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How Common Is Toxic Shock Syndrome?

Learn more about Toxic Shock Syndrome (TSS) from tampon use. What is this syndrome and is it common? Let’s find out.

What most of us do know is that Toxic Shock Syndrome (TSS) is a serious illness that can be fatal if left untreated. While it’s worth remembering that TSS is incredibly rare, we’re going to fill you in on everything you need to know and debunk a few myths in the process. 

What is Toxic Shock Syndrome?

Toxic Shock Syndrome is caused by the bacteria ‘staphylococcus aureus’, which normally live harmlessly on the skin, or in the bodies of about one third of the population. In rare cases, certain strains of these bacteria can produce toxins (poisons) that are the cause of TSS.

Who can get TSS and why?

The simple answer is, anyone can get it, regardless of your age or gender and it can occur as a result of infections following burns, scalds, wounds, or surgery. Half of all TSS cases occur in people who menstruate and use internal period products such as tampons, menstrual cups, or diaphragms. No one knows why this is, and the exact relationship between using these products and their link to TSS is still not clear, however by understanding how to use tampons correctly the risks of contracting TSS can be reduced.

How to know if you have Toxic Shock Syndrome

Toxic Shock Syndrome symptoms can develop very quickly and may seem like flu at first. Look out for a sudden high fever (usually over 39°C), dizziness, fainting, vomiting, diarrhoea, sunburn-like rashes, sore throat, or muscle ache. Remember, these symptoms might not occur all at the same time, so if you’re experiencing any of them during your period and are feeling worried about TSS, remove your tampon and speak to a qualified doctor. You can also visit your local A&E department.

How to reduce the risk of Toxic Shock Syndrome

Whilst Toxic Shock Syndrome is serious it’s very rare and shouldn’t stop you from using tampons if these are your preferred choice of period products. Here are a few things you can do to reduce the risk:

  • Wash your hands thoroughly before and after inserting a tampon.
  • Change your tampon at least every four to eight hours or more, if necessary
  • Use the lowest absorbency tampon for your flow. As your flow changes throughout your period, you may need to use different absorbency/sizes of tampon to ensure you are always using the lowest absorbency to suit you.
  • Switch to using a pad or liner every now and then during your period.
  • Never use two tampons at once.
  • Remember to remove your tampon at the end of your period.
  • If you wear tampons while you sleep, insert a fresh one before bed and remove it as soon as you wake up in the morning.

We provide information about TSS inside every pack of Lil-Lets tampons and we’re always updating it, so it's important to read the leaflets regularly, especially if you’re new to tampons, or haven’t used tampons for a while. The packaging also explains how to put in a tampon. Knowledge is power!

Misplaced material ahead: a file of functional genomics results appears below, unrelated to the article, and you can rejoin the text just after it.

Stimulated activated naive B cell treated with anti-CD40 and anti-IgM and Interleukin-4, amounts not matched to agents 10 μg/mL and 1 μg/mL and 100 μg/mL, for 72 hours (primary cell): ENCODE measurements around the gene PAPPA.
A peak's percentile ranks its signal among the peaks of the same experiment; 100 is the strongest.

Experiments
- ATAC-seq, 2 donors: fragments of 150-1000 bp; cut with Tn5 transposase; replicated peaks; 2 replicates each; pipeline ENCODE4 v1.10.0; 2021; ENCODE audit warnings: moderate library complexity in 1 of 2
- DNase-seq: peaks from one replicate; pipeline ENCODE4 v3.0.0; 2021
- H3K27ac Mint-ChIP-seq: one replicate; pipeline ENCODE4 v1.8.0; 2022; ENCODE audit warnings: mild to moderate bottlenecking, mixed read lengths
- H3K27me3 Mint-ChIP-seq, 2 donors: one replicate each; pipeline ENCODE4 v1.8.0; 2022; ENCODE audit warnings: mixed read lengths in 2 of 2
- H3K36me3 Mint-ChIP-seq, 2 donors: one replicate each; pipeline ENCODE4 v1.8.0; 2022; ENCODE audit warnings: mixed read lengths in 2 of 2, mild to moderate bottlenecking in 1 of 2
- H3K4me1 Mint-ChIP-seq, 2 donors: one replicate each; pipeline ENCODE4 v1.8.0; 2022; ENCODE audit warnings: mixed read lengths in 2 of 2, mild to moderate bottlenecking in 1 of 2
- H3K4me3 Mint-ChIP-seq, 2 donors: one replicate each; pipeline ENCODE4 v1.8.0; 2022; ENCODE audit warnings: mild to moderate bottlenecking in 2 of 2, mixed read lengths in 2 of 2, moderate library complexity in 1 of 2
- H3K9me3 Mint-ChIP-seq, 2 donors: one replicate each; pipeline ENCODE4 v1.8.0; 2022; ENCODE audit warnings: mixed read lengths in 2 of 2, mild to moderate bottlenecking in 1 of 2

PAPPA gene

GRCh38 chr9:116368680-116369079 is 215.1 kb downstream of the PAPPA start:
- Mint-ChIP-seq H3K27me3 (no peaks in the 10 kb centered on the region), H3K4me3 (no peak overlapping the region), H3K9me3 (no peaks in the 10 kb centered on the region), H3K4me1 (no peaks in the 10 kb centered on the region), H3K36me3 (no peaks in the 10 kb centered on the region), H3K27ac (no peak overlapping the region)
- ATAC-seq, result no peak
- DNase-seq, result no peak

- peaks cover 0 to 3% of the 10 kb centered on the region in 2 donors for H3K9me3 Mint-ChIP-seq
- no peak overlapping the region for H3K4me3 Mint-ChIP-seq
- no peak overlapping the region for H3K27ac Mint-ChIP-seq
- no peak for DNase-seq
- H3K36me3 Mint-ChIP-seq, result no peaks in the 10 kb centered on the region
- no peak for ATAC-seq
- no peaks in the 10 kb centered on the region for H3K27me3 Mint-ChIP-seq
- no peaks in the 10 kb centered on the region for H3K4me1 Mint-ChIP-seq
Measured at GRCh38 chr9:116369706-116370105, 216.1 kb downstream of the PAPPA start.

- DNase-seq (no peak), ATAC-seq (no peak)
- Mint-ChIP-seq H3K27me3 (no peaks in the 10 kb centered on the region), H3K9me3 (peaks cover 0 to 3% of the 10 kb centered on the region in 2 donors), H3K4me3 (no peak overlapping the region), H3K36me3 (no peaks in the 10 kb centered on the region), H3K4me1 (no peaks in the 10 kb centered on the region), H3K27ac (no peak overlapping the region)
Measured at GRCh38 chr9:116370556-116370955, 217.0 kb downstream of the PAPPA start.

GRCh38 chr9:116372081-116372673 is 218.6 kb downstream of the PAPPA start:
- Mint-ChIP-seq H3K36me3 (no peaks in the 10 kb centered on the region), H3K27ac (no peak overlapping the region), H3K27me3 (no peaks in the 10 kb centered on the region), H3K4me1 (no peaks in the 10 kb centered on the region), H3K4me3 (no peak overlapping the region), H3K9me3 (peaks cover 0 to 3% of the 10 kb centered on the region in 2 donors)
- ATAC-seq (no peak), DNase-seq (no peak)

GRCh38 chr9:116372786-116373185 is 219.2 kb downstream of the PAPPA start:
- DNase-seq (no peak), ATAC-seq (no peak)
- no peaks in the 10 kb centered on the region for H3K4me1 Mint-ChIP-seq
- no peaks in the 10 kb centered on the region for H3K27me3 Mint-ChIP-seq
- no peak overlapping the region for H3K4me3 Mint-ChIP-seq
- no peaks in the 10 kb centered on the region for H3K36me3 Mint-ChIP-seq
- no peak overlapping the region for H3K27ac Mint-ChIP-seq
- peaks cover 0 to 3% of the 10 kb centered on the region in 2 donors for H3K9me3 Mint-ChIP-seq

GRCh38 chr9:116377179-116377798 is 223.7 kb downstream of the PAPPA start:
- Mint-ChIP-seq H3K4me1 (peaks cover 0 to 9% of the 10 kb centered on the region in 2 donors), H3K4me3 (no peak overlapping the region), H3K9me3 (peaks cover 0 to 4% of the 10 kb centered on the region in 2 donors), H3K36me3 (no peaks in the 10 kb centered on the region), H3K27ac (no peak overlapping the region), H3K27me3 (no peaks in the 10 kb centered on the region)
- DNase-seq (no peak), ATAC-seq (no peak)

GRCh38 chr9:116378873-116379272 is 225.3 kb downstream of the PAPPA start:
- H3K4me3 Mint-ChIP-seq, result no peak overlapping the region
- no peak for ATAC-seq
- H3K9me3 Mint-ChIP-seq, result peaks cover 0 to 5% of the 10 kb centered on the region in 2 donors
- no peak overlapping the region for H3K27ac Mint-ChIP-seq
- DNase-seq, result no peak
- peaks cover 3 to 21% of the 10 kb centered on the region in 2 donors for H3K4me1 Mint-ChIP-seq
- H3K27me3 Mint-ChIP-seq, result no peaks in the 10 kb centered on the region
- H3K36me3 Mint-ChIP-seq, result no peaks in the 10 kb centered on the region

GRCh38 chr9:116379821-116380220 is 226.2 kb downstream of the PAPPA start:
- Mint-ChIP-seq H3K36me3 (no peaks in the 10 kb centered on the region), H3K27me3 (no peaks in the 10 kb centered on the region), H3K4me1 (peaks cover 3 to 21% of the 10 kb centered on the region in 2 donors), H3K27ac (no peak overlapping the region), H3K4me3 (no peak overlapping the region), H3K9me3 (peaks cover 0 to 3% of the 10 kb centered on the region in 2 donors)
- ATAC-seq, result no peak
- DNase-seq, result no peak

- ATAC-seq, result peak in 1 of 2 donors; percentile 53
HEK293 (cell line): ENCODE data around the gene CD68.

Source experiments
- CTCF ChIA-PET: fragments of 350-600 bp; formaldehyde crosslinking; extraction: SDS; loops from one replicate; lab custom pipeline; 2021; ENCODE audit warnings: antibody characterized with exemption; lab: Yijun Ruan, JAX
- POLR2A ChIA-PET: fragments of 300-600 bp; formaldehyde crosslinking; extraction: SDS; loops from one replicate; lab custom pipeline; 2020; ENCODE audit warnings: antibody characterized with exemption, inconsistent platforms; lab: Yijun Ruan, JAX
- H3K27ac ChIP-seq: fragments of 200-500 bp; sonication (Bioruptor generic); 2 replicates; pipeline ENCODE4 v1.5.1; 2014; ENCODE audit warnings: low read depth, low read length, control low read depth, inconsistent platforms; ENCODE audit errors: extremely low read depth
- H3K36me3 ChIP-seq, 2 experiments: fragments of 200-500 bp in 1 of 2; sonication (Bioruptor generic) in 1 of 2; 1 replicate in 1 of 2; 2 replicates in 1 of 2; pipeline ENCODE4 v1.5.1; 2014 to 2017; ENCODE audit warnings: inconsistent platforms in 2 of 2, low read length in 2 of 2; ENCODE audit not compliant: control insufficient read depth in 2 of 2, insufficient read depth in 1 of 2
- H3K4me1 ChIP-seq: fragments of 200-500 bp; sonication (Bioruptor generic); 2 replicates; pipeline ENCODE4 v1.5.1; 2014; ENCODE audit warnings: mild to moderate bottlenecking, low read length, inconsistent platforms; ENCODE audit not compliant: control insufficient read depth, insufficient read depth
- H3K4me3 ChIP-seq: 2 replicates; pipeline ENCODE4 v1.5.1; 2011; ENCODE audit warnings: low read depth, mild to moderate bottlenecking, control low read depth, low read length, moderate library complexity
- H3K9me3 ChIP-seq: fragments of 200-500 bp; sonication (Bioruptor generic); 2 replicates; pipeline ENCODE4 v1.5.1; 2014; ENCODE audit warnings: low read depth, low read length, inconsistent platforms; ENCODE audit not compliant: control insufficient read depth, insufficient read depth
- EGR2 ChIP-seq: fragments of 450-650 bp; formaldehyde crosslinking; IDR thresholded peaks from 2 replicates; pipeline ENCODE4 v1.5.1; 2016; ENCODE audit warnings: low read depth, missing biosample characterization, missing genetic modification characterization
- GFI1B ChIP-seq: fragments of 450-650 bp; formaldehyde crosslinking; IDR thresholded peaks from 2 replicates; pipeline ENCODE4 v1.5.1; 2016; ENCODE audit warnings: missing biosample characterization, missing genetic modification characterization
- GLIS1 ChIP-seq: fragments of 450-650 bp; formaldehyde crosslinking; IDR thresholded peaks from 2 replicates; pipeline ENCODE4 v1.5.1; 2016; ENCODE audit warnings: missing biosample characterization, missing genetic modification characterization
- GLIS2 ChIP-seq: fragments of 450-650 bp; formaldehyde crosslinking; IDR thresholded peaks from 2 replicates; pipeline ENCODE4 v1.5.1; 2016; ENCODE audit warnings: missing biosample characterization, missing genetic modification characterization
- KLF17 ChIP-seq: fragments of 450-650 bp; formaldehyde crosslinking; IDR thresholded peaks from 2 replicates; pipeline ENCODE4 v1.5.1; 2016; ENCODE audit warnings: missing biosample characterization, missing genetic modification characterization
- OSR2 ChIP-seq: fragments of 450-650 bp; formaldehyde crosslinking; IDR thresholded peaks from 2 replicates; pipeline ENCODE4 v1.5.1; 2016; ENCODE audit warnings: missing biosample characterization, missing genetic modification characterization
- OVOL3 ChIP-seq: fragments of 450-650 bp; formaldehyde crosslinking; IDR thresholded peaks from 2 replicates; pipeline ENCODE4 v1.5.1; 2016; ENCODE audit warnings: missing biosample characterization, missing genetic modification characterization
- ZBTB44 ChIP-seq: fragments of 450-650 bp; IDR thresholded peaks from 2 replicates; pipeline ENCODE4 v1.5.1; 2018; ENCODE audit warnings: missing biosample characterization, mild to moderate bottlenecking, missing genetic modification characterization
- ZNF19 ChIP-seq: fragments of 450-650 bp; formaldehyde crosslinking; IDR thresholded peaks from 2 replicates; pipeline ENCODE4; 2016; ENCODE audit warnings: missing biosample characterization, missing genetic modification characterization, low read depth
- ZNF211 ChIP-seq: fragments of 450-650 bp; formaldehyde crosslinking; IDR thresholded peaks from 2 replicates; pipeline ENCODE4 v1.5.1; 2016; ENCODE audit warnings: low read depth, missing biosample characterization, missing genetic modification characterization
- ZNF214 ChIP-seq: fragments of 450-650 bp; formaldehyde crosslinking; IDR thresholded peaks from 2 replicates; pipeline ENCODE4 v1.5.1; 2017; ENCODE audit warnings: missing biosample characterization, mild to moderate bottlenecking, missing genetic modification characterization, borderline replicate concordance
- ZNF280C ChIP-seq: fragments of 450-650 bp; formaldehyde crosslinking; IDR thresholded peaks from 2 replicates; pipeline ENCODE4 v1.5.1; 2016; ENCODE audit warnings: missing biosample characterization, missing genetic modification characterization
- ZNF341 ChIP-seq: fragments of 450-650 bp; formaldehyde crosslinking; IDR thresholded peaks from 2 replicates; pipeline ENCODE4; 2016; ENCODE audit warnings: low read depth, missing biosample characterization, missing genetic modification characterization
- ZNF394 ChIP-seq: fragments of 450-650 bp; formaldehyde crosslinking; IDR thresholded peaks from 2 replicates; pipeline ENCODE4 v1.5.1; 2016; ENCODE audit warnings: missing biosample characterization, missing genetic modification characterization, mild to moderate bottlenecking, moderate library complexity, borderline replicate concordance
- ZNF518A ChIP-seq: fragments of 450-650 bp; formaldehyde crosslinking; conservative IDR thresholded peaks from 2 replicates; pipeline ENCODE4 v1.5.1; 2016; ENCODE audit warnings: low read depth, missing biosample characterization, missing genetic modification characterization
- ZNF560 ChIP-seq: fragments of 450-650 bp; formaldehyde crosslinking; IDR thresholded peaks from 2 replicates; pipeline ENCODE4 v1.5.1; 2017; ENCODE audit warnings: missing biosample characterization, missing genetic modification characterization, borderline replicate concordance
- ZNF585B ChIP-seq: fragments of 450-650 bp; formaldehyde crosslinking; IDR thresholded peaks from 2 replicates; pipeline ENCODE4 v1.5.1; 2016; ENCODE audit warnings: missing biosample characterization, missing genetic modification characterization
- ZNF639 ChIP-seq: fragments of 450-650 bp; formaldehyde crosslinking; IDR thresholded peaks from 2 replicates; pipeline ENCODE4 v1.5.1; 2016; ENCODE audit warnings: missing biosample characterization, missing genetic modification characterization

How to treat Toxic Shock Syndrome

Fortunately, Toxic Shock Syndrome is treatable, and most people recover fully. With early diagnosis, TSS can be treated with antibiotics to destroy the Staphylococcus aureus bacteria, and other medicines are prescribed to help counteract the symptoms, such as medicine to help control blood pressure and fluids to rehydrate you.

For more info on Toxic Shock Syndrome visit: www.toxicshock.com

Can you get TSS more than once?

Switching between tampons and pads during your period can reduce your chances of contracting TSS, but it’s worth noting that if you have been diagnosed with TSS before, it can recur, and your doctor will most likely advise using pads in the future.

Our final thoughts: Toxic Shock Syndrome and tampons

We hope you’ve gained a comprehensive understanding of Toxic Shock Syndrome (TSS) as it relates to tampons and periods. Remember, TSS is an exceptionally rare condition, and practising good hygiene, using the appropriate period products and seeking medical attention when needed are vital steps to staying safe and taking care of your health. Spread this knowledge to empower others, and together, we'll demystify TSS!

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Is Toxic Shock Syndrome rare?

Toxic Shock Syndrome (TSS) is considered a rare condition that affects a small percentage of menstruating individuals.

How do I know if I have Toxic Shock Syndrome?

Symptoms of Toxic Shock Syndrome include sudden high fever, rashes, low blood pressure, dizziness, vomiting, and confusion. If you experience these symptoms while using tampons or have recently used them, it is important to seek immediate medical attention.

Can Toxic Shock Syndrome kill you?

Toxic Shock Syndrome can be life-threatening in severe cases, but with prompt medical treatment, the chances of recovery are high.

Can you get Toxic Shock Syndrome from a menstrual cup?

While extremely rare, there have been reported cases of Toxic Shock Syndrome associated with menstrual cup use. It’s important to follow proper hygiene practices and usage instructions to minimise the risk factors.

Can you get Toxic Shock Syndrome from pads?

While the risk of Toxic Shock Syndrome from pads is extremely low, there have been a few reported cases. However, compared to tampons, the likelihood of developing Toxic Shock Syndrome from pads is significantly lower.


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